OPINION

Published: 14/07/2005, Volume II5, No. 115 Page 17

I never made it to the NHS Confederation conference this year.

Nor the human resources in the NHS one, come to that. So I fear I have no celeb gossip for you from late nights in the Broad Street style bars. * Nevertheless it has been fun working through the coverage, trying to piece together the new health secretary's views on such weighty issues as the future of payment by results, the role of the market in healthcare and the fate of organisations that get into financial difficulties. And perhaps also trying to tease out her personal views from the no doubt substantial briefings from her senior civil servants and policy advisers.

Sometimes, though, it is possible to miss the obvious. Jane Keep, writing to Feedback (2 June), remarked how struck she had been by the 'femaleness' of Patricia Hewitt's presence, contrasting it with an NHS that still feels 'very male'. Could her appointment, Ms Keep asks, help the NHS regain its balance through an 'injection of some more female energy'?

It is an intriguing question. This most basic difference between Ms Hewitt and her immediate predecessors is self-evident, yet some of its implications may not be. The very fact that not only the health secretary, but also most of her ministerial team, is female has thrown into sharp relief the thickness of the glass ceiling in NHS management.

Ms Hewitt could not, for instance, have failed to notice at her first 'top team' meeting how few women were in the room.

Incidentally, the forthcoming programme of strategic health authority mergers - sorry, organic growth - may well reinforce male dominance. Most of the seven current female SHA chief executives hold office in London and the South East, where change is expected to be felt more sharply than in the North and West.

But it is also the perceived 'maleness' of the NHS managerial culture that is being called into question. After years of posturing machismo, confrontational commissioning rounds, aggressive performance management, so-called 'P45 targets' and downright bullying, could we be about to see a change of management attitude led from the very top?

And, in truth, some curious messages about style are starting to creep out of the meeting rooms and along the corridors of Richmond House - about a genuine interest in engaging disaffected and initiativeweary staff. About a wish for stability as well as delivery. And especially about the need to treat people who are doing their best for the NHS with courtesy and respect at all times.

If a change is already afoot, it was not apparent to many in Birmingham last month. Then again, we often hear what we expect to hear. Most of the reporting of Ms Hewitt's recent speeches, perhaps understandably, highlights the 'press on with reform ... foot flat down on the accelerator' strand of rhetoric rather than any of the more subtle messages about engagement.

This is a boy racer metaphor for a male scale of priorities. The suits are naturally curious how the new ministerial team will handle thorny political issues such as privatisation and market management. When it comes to the softer stuff, frankly we have heard it all before. Improving working lives? Later, perhaps.

And the 'male' values seem to be reinforced from all quarters. Look back over June. Bill Moyes, chair of foundation regulator Monitor, urges the Department of Health to create a single strong healthcare regulator to enforce control and eliminate 'muddle', and to introduce DoH direct rule of primary care trusts and SHAs. NHS Confederation policy manager Martin Hensher calls for a 'rapid and brutal shake-out' of poor hospital performance. A 'bloody shake-out - at the first possible opportunity - of those who are not going to cut it'. (The intention, naturally, was to 'encourage debate').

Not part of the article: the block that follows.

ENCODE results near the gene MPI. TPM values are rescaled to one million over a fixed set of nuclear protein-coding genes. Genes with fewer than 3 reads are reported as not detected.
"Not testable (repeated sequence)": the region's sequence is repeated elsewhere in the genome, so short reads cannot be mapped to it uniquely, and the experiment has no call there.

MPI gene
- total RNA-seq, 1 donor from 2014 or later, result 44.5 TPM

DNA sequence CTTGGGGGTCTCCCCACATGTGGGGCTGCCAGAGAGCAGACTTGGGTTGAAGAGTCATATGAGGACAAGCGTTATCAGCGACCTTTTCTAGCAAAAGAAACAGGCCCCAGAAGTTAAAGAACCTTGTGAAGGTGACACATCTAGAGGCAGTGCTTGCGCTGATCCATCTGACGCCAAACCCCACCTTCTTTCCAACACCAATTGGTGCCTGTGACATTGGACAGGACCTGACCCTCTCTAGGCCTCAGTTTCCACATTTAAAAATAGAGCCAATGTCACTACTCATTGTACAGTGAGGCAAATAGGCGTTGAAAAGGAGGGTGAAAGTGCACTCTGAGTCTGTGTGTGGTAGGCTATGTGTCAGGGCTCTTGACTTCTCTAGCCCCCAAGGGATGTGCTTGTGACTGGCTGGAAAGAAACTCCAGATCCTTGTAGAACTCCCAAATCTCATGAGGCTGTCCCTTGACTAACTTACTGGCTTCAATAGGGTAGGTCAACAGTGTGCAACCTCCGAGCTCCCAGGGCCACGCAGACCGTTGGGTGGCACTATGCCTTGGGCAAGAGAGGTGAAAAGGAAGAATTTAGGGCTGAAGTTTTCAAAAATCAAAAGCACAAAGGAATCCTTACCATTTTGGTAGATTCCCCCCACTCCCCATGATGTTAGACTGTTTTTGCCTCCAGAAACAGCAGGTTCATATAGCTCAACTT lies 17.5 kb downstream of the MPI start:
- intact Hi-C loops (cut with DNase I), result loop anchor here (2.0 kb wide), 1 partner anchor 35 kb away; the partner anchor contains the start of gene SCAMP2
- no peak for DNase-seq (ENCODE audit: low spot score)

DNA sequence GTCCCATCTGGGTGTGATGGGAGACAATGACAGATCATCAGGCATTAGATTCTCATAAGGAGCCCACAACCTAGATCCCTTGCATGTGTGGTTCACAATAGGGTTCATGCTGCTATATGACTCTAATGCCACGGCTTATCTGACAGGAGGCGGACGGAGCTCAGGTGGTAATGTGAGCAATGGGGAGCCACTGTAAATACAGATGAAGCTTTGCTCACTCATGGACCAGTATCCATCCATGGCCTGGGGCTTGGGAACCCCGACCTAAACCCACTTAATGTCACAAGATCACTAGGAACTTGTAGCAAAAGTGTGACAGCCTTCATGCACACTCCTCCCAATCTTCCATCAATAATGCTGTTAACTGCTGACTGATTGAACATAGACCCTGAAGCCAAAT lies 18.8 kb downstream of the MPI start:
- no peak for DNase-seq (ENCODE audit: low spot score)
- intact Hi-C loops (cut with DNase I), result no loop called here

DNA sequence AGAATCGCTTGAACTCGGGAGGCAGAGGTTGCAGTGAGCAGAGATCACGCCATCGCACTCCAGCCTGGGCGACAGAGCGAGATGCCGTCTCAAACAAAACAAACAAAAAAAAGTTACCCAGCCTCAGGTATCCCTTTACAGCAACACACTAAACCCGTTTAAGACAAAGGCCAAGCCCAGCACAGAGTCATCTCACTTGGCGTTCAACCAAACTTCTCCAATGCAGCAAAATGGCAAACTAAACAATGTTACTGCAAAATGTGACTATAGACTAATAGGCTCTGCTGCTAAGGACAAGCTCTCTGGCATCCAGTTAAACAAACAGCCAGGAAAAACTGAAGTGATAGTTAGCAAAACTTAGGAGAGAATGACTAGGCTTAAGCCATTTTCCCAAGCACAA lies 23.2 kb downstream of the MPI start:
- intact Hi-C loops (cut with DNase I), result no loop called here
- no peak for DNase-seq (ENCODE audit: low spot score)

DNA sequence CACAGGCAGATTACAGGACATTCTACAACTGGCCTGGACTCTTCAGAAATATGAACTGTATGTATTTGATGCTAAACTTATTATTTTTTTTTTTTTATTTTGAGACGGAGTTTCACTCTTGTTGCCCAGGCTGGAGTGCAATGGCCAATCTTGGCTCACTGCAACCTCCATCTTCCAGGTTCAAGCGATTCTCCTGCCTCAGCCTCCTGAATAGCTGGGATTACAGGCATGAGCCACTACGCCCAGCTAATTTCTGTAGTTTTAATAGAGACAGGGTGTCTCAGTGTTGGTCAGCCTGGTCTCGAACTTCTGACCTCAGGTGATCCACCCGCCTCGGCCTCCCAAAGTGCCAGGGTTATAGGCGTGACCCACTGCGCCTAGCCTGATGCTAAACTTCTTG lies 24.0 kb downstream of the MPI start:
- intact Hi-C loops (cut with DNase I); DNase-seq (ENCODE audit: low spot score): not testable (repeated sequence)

The National Audit Office and Audit Commission tell NHS bodies to improve their financial management skills or face the consequences.

Authority, empire building, discipline and the devil take the hindmost: the NHS we all know and love.

So what would a more 'female' NHS look like? How would we recognise it? And why would a health secretary dare to try something different, especially in a health system where the reintroduction of a market model has already brought such momentous improvements in performance?

One good reason is that the NHS workforce remains mainly female.

Not only has it been alienated by the content and speed of recent reforms; little effort has been made to 'engage' it. Helping clinicians understand payment by results, for instance, has received scant DoH investment. With the principal building blocks of the new system in place, now might be a good time to start.

A quiet revolution has been taking place in the medical profession.

Medical school intake in England is now predominantly female. The rugby club and the college bar are withering. The long-term social effects will be enormous, and already the men one often finds speaking for the profession are less and less representative.

NHS managerialism has its origins in the 1980s as a counterweight to 'consensus' - otherwise known as doctor dominance. Managers adopted the imagined bravado of the business world, and the language of the armed forces, to compete with the physicians and the surgeons.

Hence all those military metaphors - the 'front line', the 'muck and bullets'.

Will it be possible to appeal to these groups who after all constitute most of the NHS - through a less confrontational management style, and yet maintain the improvements in access, responsiveness and quality that patients expect? Can we have delivery without machismo? There are signs that Ms Hewitt intends to try.

* But why, I hear you all ask? Oh, putting the finishing touches to the new book, if you must know - It is out at the end of July. Not quite everything you ever wanted to know about the financing of long-term conditions.

End of shameless plug.